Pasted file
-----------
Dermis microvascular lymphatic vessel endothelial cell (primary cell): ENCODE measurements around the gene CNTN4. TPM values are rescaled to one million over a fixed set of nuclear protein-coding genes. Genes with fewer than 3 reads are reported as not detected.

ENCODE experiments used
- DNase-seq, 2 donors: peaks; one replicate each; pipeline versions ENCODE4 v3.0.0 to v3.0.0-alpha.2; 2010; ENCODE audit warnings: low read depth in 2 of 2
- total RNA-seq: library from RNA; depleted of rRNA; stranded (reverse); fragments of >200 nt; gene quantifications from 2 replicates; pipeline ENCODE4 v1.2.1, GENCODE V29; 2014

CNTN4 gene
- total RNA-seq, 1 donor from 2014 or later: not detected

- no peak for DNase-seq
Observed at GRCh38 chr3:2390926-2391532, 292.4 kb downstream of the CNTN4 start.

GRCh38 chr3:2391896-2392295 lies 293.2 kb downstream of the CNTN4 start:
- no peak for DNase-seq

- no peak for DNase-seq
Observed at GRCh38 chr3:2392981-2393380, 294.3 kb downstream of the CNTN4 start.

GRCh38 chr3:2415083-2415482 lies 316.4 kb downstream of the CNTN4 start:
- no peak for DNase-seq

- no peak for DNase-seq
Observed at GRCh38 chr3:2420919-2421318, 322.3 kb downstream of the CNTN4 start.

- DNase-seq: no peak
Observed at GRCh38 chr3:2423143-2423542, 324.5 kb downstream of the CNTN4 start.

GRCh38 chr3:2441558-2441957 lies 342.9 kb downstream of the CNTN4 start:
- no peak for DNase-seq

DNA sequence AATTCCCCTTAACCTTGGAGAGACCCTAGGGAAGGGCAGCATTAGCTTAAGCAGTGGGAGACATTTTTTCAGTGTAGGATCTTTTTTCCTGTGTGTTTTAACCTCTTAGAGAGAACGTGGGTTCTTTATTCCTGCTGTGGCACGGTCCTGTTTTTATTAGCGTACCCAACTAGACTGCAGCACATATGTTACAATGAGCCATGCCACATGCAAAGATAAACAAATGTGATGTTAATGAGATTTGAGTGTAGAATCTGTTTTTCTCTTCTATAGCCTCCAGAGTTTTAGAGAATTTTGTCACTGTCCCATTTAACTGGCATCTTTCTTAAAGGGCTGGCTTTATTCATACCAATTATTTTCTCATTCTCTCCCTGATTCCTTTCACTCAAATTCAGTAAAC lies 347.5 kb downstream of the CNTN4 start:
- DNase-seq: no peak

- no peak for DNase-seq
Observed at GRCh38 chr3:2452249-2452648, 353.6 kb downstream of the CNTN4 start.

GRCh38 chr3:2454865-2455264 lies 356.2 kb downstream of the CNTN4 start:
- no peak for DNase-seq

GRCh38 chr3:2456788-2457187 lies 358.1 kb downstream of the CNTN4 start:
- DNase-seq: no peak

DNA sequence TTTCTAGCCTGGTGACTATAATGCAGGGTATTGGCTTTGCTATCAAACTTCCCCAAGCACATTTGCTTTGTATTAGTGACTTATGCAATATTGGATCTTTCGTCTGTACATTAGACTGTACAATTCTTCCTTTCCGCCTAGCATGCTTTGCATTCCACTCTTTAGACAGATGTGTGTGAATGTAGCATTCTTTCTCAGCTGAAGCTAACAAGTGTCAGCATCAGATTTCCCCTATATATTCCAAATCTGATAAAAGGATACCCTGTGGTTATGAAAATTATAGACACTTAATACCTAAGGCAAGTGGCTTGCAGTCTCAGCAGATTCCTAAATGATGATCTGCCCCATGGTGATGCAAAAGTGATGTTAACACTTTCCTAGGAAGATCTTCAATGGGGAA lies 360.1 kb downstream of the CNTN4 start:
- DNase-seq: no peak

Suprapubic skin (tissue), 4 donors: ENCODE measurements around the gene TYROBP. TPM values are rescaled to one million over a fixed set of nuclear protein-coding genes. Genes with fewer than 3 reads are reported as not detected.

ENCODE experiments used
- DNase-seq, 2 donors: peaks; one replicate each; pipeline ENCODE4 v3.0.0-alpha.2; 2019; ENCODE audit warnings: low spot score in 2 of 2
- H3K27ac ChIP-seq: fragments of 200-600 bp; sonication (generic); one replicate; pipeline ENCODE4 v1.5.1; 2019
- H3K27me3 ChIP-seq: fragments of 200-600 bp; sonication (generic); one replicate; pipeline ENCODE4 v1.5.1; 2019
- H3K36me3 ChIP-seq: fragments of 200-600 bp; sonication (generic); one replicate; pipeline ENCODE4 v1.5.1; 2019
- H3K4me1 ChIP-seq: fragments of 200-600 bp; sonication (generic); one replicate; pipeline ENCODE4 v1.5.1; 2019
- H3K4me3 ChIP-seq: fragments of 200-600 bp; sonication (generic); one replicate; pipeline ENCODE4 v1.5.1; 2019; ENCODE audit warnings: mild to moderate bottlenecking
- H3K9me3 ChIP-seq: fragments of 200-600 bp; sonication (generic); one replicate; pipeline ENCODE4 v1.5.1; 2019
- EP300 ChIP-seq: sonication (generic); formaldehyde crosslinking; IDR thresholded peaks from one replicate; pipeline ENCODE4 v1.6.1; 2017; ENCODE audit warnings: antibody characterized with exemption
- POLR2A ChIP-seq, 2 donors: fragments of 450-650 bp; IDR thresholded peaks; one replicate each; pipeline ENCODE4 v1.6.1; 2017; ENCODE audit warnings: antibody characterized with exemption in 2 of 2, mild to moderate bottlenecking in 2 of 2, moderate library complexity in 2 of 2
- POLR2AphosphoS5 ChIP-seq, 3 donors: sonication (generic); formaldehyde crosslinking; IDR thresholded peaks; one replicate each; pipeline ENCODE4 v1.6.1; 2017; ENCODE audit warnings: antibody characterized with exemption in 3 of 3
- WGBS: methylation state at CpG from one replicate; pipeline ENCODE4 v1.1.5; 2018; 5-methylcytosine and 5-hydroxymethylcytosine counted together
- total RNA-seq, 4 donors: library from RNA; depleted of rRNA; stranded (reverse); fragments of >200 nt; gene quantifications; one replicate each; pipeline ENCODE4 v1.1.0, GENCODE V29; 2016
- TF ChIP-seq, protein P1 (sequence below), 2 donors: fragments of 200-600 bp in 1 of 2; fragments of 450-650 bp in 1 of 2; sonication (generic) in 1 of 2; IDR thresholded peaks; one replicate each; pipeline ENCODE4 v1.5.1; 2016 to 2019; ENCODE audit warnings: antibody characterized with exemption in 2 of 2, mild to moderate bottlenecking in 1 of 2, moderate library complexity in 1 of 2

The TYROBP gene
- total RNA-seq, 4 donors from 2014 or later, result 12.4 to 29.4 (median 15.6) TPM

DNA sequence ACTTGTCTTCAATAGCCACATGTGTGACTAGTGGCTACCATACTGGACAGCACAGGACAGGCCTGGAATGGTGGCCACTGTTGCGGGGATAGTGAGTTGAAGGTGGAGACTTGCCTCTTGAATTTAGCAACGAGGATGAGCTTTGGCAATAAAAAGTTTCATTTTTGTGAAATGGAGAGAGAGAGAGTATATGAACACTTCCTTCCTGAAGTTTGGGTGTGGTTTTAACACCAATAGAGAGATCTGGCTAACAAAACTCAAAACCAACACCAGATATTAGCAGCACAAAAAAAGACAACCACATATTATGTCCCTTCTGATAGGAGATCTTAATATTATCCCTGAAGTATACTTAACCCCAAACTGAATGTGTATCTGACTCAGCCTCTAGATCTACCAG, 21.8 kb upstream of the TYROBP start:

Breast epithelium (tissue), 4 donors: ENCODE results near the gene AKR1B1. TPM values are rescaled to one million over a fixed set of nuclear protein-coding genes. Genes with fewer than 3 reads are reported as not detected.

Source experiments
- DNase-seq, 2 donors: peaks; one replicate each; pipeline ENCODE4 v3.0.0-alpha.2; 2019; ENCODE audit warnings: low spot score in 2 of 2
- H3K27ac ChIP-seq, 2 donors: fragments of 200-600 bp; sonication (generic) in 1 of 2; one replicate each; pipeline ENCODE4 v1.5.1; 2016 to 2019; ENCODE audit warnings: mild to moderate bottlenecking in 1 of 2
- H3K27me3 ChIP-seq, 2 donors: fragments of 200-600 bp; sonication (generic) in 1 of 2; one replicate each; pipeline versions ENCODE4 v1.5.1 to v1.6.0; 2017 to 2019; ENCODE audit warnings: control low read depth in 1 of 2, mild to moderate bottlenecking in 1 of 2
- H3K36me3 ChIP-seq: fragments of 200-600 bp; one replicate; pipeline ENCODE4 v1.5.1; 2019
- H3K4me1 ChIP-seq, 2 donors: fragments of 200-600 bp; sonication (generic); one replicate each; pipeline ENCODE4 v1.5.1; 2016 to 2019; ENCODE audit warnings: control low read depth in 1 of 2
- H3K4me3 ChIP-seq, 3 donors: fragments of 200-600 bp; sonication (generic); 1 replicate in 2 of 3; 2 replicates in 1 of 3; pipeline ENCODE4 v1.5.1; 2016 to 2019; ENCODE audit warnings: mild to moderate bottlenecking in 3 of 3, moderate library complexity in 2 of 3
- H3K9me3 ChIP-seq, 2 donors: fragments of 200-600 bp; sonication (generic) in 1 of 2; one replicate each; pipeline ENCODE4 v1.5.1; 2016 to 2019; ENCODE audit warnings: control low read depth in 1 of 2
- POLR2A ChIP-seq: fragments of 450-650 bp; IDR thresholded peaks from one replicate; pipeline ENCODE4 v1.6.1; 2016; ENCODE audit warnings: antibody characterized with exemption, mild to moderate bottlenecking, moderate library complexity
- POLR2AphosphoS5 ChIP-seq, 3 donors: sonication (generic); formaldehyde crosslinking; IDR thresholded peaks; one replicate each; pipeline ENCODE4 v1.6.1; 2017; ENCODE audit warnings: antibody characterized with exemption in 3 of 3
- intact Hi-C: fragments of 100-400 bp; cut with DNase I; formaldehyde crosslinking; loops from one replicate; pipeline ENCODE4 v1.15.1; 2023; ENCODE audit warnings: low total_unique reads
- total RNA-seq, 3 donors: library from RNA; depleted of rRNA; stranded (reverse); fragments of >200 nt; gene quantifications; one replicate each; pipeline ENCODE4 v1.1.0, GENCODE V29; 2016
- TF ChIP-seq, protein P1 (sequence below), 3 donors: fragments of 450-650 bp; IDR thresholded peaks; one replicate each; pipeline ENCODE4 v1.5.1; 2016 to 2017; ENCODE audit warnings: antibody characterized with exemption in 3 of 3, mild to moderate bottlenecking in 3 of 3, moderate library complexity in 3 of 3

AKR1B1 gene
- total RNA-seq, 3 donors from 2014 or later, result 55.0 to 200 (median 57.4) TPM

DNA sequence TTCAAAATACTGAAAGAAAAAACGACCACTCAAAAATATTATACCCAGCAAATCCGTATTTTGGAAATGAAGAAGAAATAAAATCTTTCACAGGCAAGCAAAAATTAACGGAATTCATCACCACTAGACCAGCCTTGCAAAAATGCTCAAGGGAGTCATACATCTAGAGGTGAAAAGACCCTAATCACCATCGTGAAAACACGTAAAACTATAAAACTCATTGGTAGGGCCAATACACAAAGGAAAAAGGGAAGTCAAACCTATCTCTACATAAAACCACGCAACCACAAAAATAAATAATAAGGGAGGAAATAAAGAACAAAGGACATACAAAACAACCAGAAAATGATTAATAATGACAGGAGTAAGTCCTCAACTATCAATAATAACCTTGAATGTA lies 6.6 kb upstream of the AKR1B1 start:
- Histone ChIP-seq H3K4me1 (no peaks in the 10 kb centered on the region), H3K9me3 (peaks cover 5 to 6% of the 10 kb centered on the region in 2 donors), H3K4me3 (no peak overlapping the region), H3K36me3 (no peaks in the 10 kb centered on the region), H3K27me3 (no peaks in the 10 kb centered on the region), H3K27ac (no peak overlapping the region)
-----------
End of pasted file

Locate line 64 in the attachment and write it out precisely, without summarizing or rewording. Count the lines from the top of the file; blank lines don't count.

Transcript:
- total RNA-seq, 3 donors from 2014 or later, result 55.0 to 200 (median 57.4) TPM